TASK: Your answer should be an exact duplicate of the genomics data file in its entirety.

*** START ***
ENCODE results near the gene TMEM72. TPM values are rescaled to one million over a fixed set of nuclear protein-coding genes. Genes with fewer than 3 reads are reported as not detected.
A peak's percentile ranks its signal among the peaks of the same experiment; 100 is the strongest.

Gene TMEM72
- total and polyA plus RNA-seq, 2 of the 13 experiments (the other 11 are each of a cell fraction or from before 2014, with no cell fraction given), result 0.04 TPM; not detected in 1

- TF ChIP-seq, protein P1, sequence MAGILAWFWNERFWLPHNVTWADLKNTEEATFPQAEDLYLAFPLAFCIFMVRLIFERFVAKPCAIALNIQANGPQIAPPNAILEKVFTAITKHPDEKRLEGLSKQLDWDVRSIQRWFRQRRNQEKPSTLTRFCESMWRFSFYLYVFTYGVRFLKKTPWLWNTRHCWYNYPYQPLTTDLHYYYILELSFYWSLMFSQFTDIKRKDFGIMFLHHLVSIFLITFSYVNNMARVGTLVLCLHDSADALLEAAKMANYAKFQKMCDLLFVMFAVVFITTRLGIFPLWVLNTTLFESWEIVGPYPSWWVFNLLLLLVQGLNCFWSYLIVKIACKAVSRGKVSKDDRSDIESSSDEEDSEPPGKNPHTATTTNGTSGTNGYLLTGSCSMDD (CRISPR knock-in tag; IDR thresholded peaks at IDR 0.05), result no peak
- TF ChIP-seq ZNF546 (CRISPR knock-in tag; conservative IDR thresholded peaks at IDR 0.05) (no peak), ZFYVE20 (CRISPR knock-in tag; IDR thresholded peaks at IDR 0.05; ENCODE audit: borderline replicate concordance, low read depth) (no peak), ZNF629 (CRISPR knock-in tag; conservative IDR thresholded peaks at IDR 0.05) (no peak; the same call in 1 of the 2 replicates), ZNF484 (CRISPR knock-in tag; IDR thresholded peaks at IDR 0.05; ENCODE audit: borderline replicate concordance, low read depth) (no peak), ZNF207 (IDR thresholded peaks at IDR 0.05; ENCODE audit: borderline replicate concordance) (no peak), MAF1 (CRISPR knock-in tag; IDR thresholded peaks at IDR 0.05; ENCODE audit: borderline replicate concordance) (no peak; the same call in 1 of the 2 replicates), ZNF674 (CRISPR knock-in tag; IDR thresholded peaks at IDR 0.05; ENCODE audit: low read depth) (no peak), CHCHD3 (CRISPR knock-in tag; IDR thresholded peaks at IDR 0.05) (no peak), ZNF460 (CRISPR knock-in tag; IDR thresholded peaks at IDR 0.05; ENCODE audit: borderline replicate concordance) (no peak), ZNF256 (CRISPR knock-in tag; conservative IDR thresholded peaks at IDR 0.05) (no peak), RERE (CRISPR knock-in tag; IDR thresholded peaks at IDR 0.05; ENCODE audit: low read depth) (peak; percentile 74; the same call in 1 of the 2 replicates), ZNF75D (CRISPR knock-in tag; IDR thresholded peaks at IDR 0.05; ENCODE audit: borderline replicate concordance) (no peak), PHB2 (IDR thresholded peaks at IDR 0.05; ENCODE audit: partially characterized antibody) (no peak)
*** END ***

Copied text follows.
ENCODE results near the gene TMEM72. TPM values are rescaled to one million over a fixed set of nuclear protein-coding genes. Genes with fewer than 3 reads are reported as not detected.
A peak's percentile ranks its signal among the peaks of the same experiment; 100 is the strongest.

Gene TMEM72
- total and polyA plus RNA-seq, 2 of the 13 experiments (the other 11 are each of a cell fraction or from before 2014, with no cell fraction given), result 0.04 TPM; not detected in 1

- TF ChIP-seq, protein P1, sequence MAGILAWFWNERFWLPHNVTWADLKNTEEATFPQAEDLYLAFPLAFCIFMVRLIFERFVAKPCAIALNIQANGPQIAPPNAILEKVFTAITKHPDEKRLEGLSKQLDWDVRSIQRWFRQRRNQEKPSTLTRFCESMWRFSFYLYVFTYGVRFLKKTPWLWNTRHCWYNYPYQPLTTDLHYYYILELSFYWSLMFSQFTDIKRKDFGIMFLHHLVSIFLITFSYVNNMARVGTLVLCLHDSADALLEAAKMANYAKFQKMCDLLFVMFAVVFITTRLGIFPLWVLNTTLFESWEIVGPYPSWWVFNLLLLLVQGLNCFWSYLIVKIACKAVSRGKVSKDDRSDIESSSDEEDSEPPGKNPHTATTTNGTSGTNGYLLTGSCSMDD (CRISPR knock-in tag; IDR thresholded peaks at IDR 0.05), result no peak
- TF ChIP-seq ZNF546 (CRISPR knock-in tag; conservative IDR thresholded peaks at IDR 0.05) (no peak), ZFYVE20 (CRISPR knock-in tag; IDR thresholded peaks at IDR 0.05; ENCODE audit: borderline replicate concordance, low read depth) (no peak), ZNF629 (CRISPR knock-in tag; conservative IDR thresholded peaks at IDR 0.05) (no peak; the same call in 1 of the 2 replicates), ZNF484 (CRISPR knock-in tag; IDR thresholded peaks at IDR 0.05; ENCODE audit: borderline replicate concordance, low read depth) (no peak), ZNF207 (IDR thresholded peaks at IDR 0.05; ENCODE audit: borderline replicate concordance) (no peak), MAF1 (CRISPR knock-in tag; IDR thresholded peaks at IDR 0.05; ENCODE audit: borderline replicate concordance) (no peak; the same call in 1 of the 2 replicates), ZNF674 (CRISPR knock-in tag; IDR thresholded peaks at IDR 0.05; ENCODE audit: low read depth) (no peak), CHCHD3 (CRISPR knock-in tag; IDR thresholded peaks at IDR 0.05) (no peak), ZNF460 (CRISPR knock-in tag; IDR thresholded peaks at IDR 0.05; ENCODE audit: borderline replicate concordance) (no peak), ZNF256 (CRISPR knock-in tag; conservative IDR thresholded peaks at IDR 0.05) (no peak), RERE (CRISPR knock-in tag; IDR thresholded peaks at IDR 0.05; ENCODE audit: low read depth) (peak; percentile 74; the same call in 1 of the 2 replicates), ZNF75D (CRISPR knock-in tag; IDR thresholded peaks at IDR 0.05; ENCODE audit: borderline replicate concordance) (no peak), PHB2 (IDR thresholded peaks at IDR 0.05; ENCODE audit: partially characterized antibody) (no peak)